Kinder in Colour on Sunday, April 24, was attended by individuals, groups and organisations from across the country, including Peaks of Colour, Wanderers of Colour and the Sheffield Environmental Movement (SEM).
SEM founder Maxwell Ayamba, a PhD student researching race ecology and environmental justice, said: “It was the first ever mass gathering of black people and people of colour in the history of rural Britain and we were overwhelmed by the turnout.
“Having people from all racial backgrounds coming together, celebrating and walking up Kinder in all their diversity was marvellous to see. It was a joyful moment I will remember forever.”
He added: “There were many white people who joined us too. It demonstrates the unity we need to widen the right to roam and ensure people from all walks of life have access to these spaces.
“Hikers were saying they had never stepped foot in this kind of place before. They came not knowing what to expect nor how welcome they would be. This opened a new chapter to their lives.”
Issues of rural inclusivity have become increasingly visible in recent years, with some estimates that black people and people of colour account for just one per cent of all visits to UK national parks.
The situation was encapsulated by an incident last year when a group of Muslim hikers received a torrent of racist online abuse for walking up Mam Tor on Christmas Day.
The Peak District park authority and other public agencies have launched a series of policy measures, met half-way by grassroots initiatives – but there is more to do.
Nadia Shah, one of the event’s organisers, said: “As a half-Pakistani, half-Geordie, turning up at the pub door after a long walk still fills me with hesitancy.
“Despite some progress in the past decade and the well-meaning efforts of outdoor initiatives, the countryside remains a white space. You are looked at differently and sometimes, unfortunately, you are treated differently too.”
She added: “The conservation sector, where I work, is the second least diverse sector in the country. The least is farming. The people who live in the countryside are overwhelmingly white. We want the countryside to become a more diverse, inclusive place.”
Barriers to access stretch well beyond the national park, and compound social and economic inequalities in more urban areas.
A 2020 Ramblers Association report found just 39 per cent of people from a black, Asian or minority ethnic background lived within a five-minute walk of a green space, compared to 58 per cent of white people.
More than two-fifths of people from ethnic minorities live in England’s most green space-deprived neighbourhoods, compared with just one in five white people, according to data produced the same year by Friends of the Earth.
Maxwell said: “If you look at the history of the mass trespass, in those days it was a class issue. Now there are more questions of race and privilege too.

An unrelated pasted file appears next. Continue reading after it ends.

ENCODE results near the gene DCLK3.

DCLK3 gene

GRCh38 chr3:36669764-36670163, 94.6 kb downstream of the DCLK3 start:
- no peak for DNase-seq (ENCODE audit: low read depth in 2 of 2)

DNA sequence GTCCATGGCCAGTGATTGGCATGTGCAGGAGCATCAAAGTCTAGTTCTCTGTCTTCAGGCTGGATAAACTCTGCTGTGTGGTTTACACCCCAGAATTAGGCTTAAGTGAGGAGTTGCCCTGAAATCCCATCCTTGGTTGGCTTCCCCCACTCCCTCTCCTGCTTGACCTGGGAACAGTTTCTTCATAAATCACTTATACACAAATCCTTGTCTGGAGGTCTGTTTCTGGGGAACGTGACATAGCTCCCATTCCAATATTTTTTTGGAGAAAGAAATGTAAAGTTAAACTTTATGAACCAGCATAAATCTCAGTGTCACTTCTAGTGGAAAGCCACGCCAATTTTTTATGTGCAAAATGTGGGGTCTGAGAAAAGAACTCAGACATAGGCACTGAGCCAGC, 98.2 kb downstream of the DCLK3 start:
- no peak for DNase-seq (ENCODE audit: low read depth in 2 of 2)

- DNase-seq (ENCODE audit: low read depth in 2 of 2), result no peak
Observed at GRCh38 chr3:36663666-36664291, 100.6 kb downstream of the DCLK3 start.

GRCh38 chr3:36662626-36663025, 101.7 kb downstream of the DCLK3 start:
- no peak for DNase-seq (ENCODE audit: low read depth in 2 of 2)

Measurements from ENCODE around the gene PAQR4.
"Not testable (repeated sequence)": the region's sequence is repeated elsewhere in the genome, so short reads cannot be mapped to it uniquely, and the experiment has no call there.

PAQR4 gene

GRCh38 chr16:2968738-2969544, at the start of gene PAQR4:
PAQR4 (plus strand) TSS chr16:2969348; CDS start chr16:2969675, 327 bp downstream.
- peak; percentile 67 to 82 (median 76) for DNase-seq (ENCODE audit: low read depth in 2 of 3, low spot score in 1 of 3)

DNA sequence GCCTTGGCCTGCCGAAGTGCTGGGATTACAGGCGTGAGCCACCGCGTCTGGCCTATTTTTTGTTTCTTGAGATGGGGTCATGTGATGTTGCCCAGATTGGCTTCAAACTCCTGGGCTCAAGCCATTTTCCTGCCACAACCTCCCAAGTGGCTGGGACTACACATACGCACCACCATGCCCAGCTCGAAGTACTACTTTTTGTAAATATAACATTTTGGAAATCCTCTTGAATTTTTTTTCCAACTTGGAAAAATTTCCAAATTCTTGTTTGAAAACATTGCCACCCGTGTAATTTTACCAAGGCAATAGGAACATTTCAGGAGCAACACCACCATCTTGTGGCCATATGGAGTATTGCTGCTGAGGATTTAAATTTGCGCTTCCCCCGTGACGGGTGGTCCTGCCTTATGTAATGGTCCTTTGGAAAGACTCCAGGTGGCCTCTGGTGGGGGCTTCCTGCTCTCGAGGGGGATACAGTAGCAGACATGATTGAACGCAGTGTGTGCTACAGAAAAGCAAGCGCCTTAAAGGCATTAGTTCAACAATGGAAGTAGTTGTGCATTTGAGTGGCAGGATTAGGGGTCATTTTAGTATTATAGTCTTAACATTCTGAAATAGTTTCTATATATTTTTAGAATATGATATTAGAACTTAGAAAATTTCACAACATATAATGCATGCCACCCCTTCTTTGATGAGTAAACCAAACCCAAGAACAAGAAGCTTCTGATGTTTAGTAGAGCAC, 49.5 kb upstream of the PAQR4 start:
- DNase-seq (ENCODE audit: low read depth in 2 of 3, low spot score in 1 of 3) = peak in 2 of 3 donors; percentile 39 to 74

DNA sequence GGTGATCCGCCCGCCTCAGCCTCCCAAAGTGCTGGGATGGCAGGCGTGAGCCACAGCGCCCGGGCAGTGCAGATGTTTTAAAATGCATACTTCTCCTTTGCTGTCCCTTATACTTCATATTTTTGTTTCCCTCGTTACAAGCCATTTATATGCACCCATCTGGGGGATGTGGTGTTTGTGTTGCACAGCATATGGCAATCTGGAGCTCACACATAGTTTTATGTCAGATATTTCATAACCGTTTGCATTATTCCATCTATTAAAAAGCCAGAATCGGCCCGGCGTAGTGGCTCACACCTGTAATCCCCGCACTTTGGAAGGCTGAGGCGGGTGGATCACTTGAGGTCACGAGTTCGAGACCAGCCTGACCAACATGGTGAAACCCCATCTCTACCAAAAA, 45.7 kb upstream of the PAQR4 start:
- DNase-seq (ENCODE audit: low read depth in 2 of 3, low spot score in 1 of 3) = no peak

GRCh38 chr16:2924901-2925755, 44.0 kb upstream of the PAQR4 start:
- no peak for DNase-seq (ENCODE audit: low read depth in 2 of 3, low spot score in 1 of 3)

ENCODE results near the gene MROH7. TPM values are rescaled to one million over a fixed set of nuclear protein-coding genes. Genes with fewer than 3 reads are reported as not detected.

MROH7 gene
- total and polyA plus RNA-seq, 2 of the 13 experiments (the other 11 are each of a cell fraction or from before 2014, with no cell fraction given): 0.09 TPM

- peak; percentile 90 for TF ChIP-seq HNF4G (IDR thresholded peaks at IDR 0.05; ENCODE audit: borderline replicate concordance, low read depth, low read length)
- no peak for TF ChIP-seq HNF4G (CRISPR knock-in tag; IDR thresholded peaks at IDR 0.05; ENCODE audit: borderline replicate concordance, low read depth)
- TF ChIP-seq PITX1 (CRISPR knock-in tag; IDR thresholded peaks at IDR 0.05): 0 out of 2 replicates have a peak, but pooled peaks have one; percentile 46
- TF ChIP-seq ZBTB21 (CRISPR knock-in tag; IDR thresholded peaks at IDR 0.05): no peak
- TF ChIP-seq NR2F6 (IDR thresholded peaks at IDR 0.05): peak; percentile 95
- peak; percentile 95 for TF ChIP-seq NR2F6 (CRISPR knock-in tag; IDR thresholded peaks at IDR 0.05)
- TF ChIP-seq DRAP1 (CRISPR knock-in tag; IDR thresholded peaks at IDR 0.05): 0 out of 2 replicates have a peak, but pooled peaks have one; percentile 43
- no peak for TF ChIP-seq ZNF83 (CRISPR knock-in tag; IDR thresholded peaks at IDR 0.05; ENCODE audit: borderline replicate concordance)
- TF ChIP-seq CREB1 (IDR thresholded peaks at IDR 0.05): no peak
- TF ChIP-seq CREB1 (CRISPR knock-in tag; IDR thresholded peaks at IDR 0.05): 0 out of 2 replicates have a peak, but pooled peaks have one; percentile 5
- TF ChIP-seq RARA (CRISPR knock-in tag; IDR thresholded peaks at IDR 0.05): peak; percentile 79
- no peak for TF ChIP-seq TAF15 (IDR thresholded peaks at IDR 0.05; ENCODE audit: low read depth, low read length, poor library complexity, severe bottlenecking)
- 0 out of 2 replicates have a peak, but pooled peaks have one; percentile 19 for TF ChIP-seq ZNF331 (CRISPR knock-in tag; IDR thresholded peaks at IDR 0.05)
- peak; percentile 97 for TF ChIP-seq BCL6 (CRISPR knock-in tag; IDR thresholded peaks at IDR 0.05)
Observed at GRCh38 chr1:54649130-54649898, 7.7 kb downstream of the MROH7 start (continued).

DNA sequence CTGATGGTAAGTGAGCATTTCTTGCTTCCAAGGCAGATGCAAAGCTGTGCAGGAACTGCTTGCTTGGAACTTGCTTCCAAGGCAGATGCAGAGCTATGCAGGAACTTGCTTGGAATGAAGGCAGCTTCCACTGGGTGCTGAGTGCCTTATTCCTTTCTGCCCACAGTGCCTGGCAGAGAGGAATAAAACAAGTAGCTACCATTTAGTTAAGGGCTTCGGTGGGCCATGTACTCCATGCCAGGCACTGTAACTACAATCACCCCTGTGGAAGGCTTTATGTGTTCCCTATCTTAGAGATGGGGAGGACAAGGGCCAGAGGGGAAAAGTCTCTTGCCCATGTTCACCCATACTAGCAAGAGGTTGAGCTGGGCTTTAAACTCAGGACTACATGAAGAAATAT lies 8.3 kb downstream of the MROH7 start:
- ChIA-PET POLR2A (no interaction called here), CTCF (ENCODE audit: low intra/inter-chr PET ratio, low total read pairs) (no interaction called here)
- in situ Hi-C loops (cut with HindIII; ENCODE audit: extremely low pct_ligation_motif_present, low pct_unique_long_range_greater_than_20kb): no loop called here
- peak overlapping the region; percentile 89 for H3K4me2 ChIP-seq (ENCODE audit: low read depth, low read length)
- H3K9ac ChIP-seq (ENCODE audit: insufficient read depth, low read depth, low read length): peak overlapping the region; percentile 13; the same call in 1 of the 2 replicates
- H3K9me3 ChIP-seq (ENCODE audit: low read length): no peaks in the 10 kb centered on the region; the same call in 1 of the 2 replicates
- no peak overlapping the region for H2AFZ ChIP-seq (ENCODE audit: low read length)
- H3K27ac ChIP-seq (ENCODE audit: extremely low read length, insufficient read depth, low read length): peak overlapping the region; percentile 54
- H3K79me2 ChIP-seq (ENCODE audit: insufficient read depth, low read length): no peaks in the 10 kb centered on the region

“Firstly, those spaces are perceived to be racialised in whiteness by communities of colour. Secondly, it is wealthy people who have the greatest access – they have good jobs, time on their hands, can afford proper outdoor gear and cars to take them where public transport can’t.
He added: “Physical inactivity costs the NHS £1billion a year, and wider society £7bn. Air quality in the cities is a big problem and the impact of the pandemic has been greater among communities of colour because they lack access to outdoor spaces.
“The racialisation and commodification of the English countryside makes events like this so important to democratise the space.”
As well as the march, the day-long event featured speeches from activists, nature education sessions and ceremonies designed to reconnect people with the land, coordinated by campaign group Right to Roam, which advocates improved access to the countryside for everyone in Britain.
Spokesperson Sam Siva said: “The original Kinder trespass saw the children of Jews and migrants, Quakers and nonconformists hike from the margins of British society to strike at the privileged heart of its landowning elite.
“They were vilified as outsiders but their actions paved the way for rights of access now enjoyed by everyone in Britain. A diverse, inclusive countryside means more rights for everyone to connect with the land. Today, black people and people of colour gather to finish the job.
Sam added: “By connecting to nature, celebrating our rich cultures and dreams, we can create a new culture for the countryside – one which embraces change, knowledge exchange, biodiversity and difference."
Last week, it emerged that the Government had quashed a review into the right to roam in England’s countryside. Defending a status quo in which legal restrictions already prevent people from walking freely across 92 per cent of the nation’s land, leader of the Commons Mark Spencer described the countryside as “a place of business.”
Maxwell said: “If you look at the 2019 Glover Review, it makes the point that we are all paying for these national landscapes through taxes but they still feel exclusive. Expanding the right to roam will help loads of people access these spaces.
“The new policing Bill is set to make trespass a criminal offence rather than a civil one, which will make people fear walking in places they don’t know and extend historic problems between the police and people of colour from cities into the countryside.”
He added: “The Peak District National Park is doing its best, some landowners actually want to open up footpaths and it is part of the Government’s own agenda to promote rural communities as equitable – but it the recommendations are not taken forward and there is no funding, then it will mean nothing.”